What a Living Trust Does and Does Not Do

A living trust is one that takes effect during your lifetime. This makes it different from a testamentary trust that only goes into effect when you die. A living trust is a useful estate planning tool, but some people do not understand how it works. It should be considered a will supplement instead of a substitute. The following are issues that arise when someone passes on and what a living trust does or does not do in each situation.

Probate

Many people create a living trust to avoid the often long and costly process of probate, which involves proving the validity of the will and then inventorying and distributing the property according to its terms. The rules that govern the disposition of property held in trust are different from probate laws, which do not apply to a trust. Therefore, any property included in the trust does not need to go through probate, but any remaining property does.

Estate Taxes

Some people create a living trust so that their loved ones will not have to pay estate taxes on the property they inherit. However, this only works under certain circumstances. The laws of your state may make a difference, as does the type of trust you create. A revocable living trust, i.e., one that you can make changes to as long as you are still alive, usually does not provide any tax advantages to either you or your loved ones. For tax purposes, the property held in trust is still considered part of your estate.

However, if you create an irrevocable living trust, you are no longer the owner of the property for tax purposes even if you still have control over it. Therefore, your heirs may avoid estate taxes with an irrevocable living trust. However, it may be that there are other estate planning products available that would provide better protection from estate taxes if that is your objective.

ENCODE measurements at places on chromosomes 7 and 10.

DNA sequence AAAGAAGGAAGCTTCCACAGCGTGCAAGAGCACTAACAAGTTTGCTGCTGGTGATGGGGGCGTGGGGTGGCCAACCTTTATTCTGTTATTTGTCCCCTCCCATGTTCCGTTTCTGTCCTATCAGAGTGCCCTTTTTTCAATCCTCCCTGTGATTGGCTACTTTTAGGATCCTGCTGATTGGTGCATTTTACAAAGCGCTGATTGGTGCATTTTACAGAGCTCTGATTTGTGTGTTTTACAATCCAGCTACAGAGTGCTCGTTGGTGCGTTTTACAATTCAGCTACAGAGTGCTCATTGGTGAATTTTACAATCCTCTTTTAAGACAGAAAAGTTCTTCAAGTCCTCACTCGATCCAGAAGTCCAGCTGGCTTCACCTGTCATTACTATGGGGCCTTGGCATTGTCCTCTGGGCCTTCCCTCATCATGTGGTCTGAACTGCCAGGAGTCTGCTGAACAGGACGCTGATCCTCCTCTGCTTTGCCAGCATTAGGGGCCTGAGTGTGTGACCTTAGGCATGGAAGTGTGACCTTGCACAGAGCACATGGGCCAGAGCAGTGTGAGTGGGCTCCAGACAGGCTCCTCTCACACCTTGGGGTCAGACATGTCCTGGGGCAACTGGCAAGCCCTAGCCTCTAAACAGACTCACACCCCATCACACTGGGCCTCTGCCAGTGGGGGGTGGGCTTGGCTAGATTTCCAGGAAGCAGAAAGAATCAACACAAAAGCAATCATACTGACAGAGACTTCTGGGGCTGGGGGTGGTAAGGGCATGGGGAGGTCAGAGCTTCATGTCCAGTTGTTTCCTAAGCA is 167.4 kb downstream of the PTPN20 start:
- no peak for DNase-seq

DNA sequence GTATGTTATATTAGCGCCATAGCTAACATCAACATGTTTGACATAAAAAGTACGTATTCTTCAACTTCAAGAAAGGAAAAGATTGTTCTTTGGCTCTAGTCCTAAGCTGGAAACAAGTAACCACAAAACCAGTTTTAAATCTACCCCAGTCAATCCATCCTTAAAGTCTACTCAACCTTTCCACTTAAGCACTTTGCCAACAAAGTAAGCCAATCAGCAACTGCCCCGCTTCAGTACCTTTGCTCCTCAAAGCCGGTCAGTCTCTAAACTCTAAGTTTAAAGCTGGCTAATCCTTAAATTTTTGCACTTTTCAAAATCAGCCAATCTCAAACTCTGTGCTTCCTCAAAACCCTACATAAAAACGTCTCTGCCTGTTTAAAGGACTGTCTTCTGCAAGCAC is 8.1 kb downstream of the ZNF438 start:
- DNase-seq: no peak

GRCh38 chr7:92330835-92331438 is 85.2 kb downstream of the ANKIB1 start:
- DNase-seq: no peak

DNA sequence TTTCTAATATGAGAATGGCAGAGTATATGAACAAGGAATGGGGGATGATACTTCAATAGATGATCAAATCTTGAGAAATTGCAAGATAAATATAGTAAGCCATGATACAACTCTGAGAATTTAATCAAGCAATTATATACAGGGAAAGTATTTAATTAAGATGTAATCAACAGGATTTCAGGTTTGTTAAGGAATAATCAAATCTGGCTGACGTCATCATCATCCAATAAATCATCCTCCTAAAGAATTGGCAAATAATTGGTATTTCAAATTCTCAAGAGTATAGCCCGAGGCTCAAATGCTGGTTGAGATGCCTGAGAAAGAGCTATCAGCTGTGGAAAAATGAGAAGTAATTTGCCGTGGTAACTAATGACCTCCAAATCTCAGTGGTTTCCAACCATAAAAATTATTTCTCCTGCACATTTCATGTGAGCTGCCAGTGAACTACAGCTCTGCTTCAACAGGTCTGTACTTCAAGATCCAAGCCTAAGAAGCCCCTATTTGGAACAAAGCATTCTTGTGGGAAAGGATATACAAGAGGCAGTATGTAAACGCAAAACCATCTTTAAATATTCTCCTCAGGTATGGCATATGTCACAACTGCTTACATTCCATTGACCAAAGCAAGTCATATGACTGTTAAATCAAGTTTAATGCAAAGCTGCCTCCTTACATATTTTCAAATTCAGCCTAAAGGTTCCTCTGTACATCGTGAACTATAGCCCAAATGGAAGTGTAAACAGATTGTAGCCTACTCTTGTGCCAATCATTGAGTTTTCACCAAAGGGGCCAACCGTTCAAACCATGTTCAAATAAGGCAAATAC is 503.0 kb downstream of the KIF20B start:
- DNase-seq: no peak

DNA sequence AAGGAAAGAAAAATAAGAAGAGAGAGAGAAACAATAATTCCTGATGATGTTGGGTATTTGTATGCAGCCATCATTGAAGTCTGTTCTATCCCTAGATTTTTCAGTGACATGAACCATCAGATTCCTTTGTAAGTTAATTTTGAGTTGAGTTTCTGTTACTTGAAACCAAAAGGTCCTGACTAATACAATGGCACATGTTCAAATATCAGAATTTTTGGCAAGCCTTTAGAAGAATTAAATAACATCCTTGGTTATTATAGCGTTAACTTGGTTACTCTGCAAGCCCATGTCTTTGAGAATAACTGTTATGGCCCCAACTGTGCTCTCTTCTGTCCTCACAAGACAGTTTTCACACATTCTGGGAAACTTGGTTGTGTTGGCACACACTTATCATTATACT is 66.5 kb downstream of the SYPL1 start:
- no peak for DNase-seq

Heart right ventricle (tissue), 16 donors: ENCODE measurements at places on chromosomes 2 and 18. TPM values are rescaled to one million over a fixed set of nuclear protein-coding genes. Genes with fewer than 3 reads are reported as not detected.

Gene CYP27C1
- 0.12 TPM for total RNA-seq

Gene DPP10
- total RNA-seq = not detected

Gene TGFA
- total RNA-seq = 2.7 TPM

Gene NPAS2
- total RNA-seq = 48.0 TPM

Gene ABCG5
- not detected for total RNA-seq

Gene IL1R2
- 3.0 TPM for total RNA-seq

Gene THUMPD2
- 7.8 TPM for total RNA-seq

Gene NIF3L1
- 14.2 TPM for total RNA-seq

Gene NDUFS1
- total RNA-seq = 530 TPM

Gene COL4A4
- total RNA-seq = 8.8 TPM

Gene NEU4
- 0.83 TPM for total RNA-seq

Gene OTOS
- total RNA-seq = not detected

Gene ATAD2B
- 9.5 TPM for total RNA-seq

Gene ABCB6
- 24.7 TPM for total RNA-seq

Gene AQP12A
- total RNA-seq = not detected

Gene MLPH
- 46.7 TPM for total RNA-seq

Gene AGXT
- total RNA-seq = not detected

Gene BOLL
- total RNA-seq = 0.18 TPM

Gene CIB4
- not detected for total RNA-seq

Guardianship

Regardless of how comprehensive your trust may be, for some matters you simply need a will. Trusts deal with property, not people. Therefore, if you have minor children and need to appoint a guardian for them in the event of your death, you need to have a will. However, you can also have a trust in which the children may be beneficiaries.

For all the value that living trusts offer, they do have their limitations. Before creating one, it is important to make sure that it will accomplish what you want it to do for you. A living trust lawyer in Sacramento, CA can discuss estate planning options with you. Arrange a consultation by contacting a law office.

 

Thanks to Yee Law Group for their insight into estate planning and what a living trust does and doesn’t do.

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